Amaury, I can’t comment on how much of Abbess Schireson’s essay is based on the two books mentioned in the quote and how much she drew upon other sources, using the two books as mere cases in point. One can certainly point to other examples of Buddhist complicity in war, for example, Sri Lanka being a more recent instance.
I don’t think that Abbess Schireson was suggesting that Buddhism’s negatives outweigh it’s positives — she begins that quote by referring to Buddhism’s “long history of authentic practice” — she was only pointing out a collective blind spot regarding Buddhism’s shadow side. It’s all too easy to project a purity onto Buddhism that’s not genuinely reflective of its historical actualization.
I gladly defer to you on all matters legal and thank you for generously providing your professional assessment of the complex legal issues involved in Robert Conrad’s threatened law suit.
I wasn’t attempting to judge either Ken McLeod or Patricia Ivan in terms of the relationship that is alleged to have developed between them. I have left out Patricia Ivan’s full account and encourage you to read it on your own if you are interested. If a relationship did in fact develop between them, they would of course both bear some degree of responsibility as they would both have been highly intelligent consenting adults. That being said, however, I strongly believe as a matter of general principle that whenever there are professional boundary violations, the professional bears most of the responsibility for what unfolds. That certainly is the case for therapist-client boundary violations. No matter how much a client may desire a romantic relationship, the therapist always bears full responsibility for maintaining therapeutic boundaries. Fairly or unfairly, I assume a similar ethical standard for Buddhist teachers. I have described my reasons for that in depth elsewhere.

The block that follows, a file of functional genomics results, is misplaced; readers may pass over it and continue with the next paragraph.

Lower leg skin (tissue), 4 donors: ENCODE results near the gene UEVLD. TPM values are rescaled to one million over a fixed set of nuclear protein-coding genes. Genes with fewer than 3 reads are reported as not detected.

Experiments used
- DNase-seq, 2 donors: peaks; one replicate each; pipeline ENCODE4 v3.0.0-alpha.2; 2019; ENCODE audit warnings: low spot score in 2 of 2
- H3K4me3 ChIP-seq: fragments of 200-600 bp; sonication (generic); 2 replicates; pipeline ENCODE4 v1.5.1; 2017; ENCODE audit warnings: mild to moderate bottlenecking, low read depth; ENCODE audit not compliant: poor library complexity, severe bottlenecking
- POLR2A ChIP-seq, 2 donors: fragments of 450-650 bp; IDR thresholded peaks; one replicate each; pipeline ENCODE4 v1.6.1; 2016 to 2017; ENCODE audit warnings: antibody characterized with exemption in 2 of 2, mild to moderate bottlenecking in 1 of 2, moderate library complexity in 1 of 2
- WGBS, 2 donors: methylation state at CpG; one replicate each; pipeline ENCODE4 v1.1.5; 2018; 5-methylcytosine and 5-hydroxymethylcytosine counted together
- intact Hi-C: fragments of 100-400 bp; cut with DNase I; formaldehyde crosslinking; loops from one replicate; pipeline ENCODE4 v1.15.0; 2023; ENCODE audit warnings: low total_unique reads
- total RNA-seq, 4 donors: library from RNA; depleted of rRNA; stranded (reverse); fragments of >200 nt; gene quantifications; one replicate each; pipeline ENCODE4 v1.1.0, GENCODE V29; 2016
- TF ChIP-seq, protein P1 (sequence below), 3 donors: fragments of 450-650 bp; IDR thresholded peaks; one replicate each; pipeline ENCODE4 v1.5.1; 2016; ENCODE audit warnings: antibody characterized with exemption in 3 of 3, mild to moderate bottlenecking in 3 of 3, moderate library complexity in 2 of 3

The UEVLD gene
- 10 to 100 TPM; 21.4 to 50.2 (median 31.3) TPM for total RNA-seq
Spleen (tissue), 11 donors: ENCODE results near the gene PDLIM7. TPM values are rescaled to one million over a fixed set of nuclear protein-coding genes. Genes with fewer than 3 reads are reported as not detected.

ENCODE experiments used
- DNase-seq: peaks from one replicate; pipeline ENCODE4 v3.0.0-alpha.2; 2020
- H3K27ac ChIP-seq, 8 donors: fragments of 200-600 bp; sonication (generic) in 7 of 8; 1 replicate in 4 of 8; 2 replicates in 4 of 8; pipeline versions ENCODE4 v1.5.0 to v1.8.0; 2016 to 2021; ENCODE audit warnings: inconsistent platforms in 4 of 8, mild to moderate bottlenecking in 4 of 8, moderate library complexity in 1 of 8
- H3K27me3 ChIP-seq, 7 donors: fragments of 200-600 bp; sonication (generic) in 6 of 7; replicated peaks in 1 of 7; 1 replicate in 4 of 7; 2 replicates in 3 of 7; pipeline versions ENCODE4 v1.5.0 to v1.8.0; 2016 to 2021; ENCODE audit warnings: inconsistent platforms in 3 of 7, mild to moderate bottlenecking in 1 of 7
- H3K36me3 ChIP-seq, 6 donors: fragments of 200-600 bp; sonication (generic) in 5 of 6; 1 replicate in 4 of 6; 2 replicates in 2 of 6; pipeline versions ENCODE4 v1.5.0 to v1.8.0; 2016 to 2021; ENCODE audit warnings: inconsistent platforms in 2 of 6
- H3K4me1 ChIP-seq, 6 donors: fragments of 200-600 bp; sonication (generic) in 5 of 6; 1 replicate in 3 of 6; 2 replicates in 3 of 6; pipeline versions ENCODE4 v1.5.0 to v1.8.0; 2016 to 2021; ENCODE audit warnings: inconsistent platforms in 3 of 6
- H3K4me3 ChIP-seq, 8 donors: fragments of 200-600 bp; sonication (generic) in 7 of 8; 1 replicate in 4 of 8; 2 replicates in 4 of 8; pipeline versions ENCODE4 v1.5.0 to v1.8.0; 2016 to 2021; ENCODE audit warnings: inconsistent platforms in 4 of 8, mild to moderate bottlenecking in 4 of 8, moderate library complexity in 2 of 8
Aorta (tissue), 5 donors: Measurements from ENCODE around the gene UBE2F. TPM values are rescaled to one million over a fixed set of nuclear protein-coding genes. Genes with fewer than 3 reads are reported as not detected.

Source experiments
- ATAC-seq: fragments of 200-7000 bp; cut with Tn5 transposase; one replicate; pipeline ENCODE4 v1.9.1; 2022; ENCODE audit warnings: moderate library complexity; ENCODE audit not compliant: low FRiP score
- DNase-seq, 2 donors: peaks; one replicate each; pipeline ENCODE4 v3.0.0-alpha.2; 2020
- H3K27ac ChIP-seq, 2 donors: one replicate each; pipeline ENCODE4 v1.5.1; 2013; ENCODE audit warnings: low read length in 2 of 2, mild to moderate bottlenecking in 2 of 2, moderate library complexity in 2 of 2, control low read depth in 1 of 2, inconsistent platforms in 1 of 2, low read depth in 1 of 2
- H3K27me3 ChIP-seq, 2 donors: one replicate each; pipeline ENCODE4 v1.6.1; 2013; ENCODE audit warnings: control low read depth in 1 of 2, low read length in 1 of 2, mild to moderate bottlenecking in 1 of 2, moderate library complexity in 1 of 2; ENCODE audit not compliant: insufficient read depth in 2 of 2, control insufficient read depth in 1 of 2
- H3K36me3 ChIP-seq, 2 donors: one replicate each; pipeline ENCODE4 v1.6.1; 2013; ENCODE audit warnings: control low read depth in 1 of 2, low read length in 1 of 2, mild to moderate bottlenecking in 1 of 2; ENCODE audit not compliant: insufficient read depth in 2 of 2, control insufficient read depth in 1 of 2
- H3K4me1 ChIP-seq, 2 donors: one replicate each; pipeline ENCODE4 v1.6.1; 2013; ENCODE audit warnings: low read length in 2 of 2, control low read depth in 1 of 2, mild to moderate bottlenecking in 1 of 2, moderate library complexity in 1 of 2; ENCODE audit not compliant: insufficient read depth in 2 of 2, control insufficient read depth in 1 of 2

As to your last point that sexual misconduct occurs in all religious denominations and all spheres of society, I whole-heartedly concur. I am not, like Captain Renault in Casablanca, “shocked, shocked!” that misconduct goes on in sanghas. I am perpetually saddened by it, however, and hope there is always something to be learned from it. Insult is always added to injury when violators fail to deal honestly and ethically with the aftermath of boundary violations. If that is in fact the case in this instance, then Unfettered Mind is compounding its error by attempting to silence third parties through intimidation.
Lastly, I think these scandals, beyond the injury to the parties directly concerned, bring dishonor to the Dharma, and most sadly, deter people from discovering the benefits of Buddhist practice.
Sweeping Zen is the tabloid paper of Internet Buddhism. Over a quarter of its content (and most of the stuff written by Adam) is focused on scandals. That is what people go to that site to read. I’m not surprised that McLeod took exception to allegations being treated as fact and spoken of in the same sentence as Eido Shimano’s predatory attacks on women. I would too.
Sweeping Zen doesn’t need our support. It needs to learn Journalism 101 and how journalistic ethics work.